It’s been observed that History doesn’t repeat itself, but it rhymes. There seems to be echoes of similarity bouncing among lawsuits these day.

The shutuppery lawsuit that the big-time media has take some notice of is Shirley Sherrod’s defamation suit against Andrew Breitbart’s estate. J. Christian Adams writes about it here.

Sherrod’s lawsuit is premised on a dangerous idea: when conservatives speak about liberals, they shouldn’t be allowed to quote the liberal saying disgraceful things unless they quote the liberal also saying nice things. Supposedly, Andrew Breitbart’s didn’t publish enough of the nice things Sherrod said, and thus Sherrod sued Andrew and Larry O’Connor (a editor).

Let’s call it the not-enough-nice-context theory of defamation. They don’t teach it in law school, yet.

Sherrod’s defamation theory is dangerous to the free press

Read the whole thing. The Gentle Reader who has been following the lawsuits reported here at Hogewash! may see certain recurring themes.

One of the topics Shirley Sherrod’s lawyers wanted to know about in my deposition is who controls the comments to articles here at PJ Media.


UPDATE—Bad link fixed.


De Mortuis Nil Nisi Bonum

Not everyone liked Andrew Breitbart, but the outpouring of ill-mannered comments (for example) by some people is a bit amazing. And none of it, not one single comment, has been clever–which probably demonstrates how effective Mr. Breitbart’s work in exposing liberal BS was!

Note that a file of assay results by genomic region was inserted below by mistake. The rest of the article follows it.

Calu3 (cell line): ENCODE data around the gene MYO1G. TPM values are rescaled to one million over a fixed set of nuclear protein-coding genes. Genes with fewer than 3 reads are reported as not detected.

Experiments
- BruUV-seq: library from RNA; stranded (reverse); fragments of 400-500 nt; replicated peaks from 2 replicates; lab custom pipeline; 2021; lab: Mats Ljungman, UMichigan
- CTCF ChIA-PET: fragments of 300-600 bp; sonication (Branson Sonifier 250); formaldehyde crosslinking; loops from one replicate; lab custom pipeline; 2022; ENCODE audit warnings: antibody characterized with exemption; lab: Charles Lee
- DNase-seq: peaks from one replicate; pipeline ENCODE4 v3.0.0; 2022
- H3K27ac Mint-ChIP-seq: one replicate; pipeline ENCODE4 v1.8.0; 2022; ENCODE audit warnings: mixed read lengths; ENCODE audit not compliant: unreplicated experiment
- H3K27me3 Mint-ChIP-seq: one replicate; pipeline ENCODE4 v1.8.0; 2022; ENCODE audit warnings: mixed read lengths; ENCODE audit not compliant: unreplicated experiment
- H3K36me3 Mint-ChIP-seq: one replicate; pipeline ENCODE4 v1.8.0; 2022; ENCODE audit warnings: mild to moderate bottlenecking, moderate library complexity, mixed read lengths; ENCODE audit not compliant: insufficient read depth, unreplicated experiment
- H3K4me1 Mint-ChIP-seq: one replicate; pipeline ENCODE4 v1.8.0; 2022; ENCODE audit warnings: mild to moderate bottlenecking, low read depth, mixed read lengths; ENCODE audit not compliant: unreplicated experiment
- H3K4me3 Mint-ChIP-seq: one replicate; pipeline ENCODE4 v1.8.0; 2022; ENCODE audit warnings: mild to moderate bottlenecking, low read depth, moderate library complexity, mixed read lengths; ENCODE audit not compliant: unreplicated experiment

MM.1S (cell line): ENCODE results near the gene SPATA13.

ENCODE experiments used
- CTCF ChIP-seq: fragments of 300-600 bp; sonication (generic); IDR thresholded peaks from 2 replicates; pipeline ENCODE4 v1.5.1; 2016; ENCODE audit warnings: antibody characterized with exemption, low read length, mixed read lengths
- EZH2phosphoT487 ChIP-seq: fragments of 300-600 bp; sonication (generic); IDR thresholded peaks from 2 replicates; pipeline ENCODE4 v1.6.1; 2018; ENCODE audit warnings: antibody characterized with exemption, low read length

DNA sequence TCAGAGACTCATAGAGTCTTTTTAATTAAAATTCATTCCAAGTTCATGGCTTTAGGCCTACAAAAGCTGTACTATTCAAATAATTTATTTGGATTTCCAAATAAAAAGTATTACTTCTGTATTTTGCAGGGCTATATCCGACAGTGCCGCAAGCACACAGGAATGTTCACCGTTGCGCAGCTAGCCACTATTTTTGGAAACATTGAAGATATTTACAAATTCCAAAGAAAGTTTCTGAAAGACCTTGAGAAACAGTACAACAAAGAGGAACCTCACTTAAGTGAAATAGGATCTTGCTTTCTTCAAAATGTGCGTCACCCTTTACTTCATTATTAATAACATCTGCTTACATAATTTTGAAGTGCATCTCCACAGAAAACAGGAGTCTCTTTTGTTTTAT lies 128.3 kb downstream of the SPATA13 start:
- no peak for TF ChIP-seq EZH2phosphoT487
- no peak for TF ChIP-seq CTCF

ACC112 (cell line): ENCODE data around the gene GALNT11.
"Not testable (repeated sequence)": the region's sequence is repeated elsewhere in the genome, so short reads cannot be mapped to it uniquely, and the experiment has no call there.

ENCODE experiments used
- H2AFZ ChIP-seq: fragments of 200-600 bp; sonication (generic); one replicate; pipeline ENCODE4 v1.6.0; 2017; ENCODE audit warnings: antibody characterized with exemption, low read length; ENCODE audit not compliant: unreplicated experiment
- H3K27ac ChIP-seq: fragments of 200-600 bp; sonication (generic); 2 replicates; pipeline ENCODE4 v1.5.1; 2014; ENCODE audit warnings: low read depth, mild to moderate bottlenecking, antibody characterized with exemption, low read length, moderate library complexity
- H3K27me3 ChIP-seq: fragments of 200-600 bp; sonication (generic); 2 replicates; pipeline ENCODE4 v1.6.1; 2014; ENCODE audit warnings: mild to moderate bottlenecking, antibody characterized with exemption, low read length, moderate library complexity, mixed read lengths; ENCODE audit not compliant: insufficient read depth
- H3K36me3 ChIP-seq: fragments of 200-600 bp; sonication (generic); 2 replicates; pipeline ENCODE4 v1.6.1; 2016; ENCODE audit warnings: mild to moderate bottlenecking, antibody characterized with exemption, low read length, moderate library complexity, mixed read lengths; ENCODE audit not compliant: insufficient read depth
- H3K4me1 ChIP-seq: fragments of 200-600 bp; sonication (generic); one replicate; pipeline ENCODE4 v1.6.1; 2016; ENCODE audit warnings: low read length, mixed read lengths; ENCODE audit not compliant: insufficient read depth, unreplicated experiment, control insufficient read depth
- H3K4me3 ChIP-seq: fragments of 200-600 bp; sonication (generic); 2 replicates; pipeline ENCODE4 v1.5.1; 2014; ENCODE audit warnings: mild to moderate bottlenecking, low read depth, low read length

Mark Twain once commented at the death of an enemy that he was unable to attend the funeral but that he had sent a nice letter of approval. That’s clever, and it makes Twain’s point without the crudeness we’re seeing in some of the postings these last couple of days.

I’ve gone to a funeral where the my purpose wasn’t to grieve or comfort the grieving but to really make sure the jerk was dead. But I didn’t tell his widow or his kids.

Andrew Breitbart, R. I. P.

Andrew Breitbart has died suddenly at age 43.

UPDATE–They’re calling him a “muckraker.”

There’s a line in one of Douglas Adams’ Dirk Gently novels that describes a room so filthy that “Hercules, upon seeing it, would have returned in a half hour armed with a navigable river.” That’s a better description of what Andrew Breitart was about. He didn’t just rake the muck; he flushed it out.

I’ll miss his wit and skill and, most of all, his forcefulness in standing up against horseshit.